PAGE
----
Va. family seeking service dog for their autistic child - DC News FOX 5 DC WTTG

Va. family seeking service dog for their autistic child

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Eiji Hoffman Eiji Hoffman
WOODBRIDGE, Va. -

A Virginia mom says she wouldn't change a thing about her son with specials needs. There is something she would like to give him, but it's something she can't afford.

From the moment he was born, Amy Hoffman had a feeling there was something different about her son.

“He was at least four weeks old before he ever opened his eyes,” she said.

His name is Eiji. He eventually opened his eyes, but he wouldn't eat or sleep. As he got older, he was admitted to the hospital for IVs to hydrate him.

Eiji is almost four years old now and has been diagnosed with severe autism. He can't speak much, but certainly knows his shapes and colors.

He likes cruising around the house with his little brother, but has trouble relating to other children.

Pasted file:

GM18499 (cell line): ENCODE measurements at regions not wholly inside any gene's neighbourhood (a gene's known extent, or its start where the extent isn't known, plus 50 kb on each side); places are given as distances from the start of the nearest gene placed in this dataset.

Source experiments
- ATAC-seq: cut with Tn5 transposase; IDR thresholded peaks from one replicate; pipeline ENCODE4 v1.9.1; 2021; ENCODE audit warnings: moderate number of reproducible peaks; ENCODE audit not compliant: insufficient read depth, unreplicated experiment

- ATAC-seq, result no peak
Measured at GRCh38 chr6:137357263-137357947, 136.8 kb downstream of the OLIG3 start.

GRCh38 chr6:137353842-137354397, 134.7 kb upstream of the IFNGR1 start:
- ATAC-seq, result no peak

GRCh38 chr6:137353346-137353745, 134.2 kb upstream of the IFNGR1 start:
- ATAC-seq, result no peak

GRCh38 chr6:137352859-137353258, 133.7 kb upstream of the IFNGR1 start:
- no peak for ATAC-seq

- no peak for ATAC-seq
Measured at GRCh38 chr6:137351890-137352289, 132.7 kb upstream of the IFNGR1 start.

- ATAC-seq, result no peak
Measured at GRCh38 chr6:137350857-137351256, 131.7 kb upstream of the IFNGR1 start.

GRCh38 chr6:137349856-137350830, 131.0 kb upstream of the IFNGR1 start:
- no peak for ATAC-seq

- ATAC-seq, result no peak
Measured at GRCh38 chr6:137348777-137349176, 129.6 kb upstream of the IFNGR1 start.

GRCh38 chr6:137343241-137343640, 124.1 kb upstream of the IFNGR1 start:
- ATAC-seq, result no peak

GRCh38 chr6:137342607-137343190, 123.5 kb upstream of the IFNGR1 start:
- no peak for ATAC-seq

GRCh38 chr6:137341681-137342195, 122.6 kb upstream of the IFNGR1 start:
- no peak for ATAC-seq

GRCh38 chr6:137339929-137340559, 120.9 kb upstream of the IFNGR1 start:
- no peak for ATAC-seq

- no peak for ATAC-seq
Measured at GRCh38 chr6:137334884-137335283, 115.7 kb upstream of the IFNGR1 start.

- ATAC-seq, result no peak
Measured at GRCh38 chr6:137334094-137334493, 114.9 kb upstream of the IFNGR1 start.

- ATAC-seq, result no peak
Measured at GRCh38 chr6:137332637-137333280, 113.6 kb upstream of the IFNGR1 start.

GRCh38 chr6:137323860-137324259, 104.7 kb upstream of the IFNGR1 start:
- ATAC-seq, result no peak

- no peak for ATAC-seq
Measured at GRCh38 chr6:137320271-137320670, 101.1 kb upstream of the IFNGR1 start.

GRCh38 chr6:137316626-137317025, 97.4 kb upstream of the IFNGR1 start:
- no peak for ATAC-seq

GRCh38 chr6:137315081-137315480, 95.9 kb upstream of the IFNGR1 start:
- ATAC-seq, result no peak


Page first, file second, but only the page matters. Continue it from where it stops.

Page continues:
“Kids make fun of him,” said Amy. “They run away from him. They call him names.”

But what worries them most is what happens when Eiji gets upset.

“When Eiji goes into meltdown, he hurts himself,” said his mother. “He beats his head on the floor. He punches his face.”

“Nothing will move you to tears like watching your baby hurt themselves,” she added.

Eiji's parents say there is one thing that really calms him down --dogs. So they have teamed with a non-profit called 4 Paws for Ability. They work with puppies and train them to be service dogs.

Like a lot of kids with autism, Eiji thrives on routine. Anything such as a stranger or a loud noise can throw him off and send him into a meltdown.

His mom believes a dog would help get him back on the path.

“The dog will be able to distract him, to stop the behavior, because they do reminders, they'll nudge and get up in his face and start licking him and pull him out of that,” Amy said.

Eiji's mom is a nanny. His dad works seven days a week as a security guard. The family has to raise $13,000 of the $22,000 it costs the non-profit to train an autism service dog.

The training takes one year. They hope to raise the money quickly and make next Christmas Eiji's best ever.

If you would like to make a donation to help Eiji, go to http://4pawsforability.org/make-a-dream-come-true/#EijiHoffman


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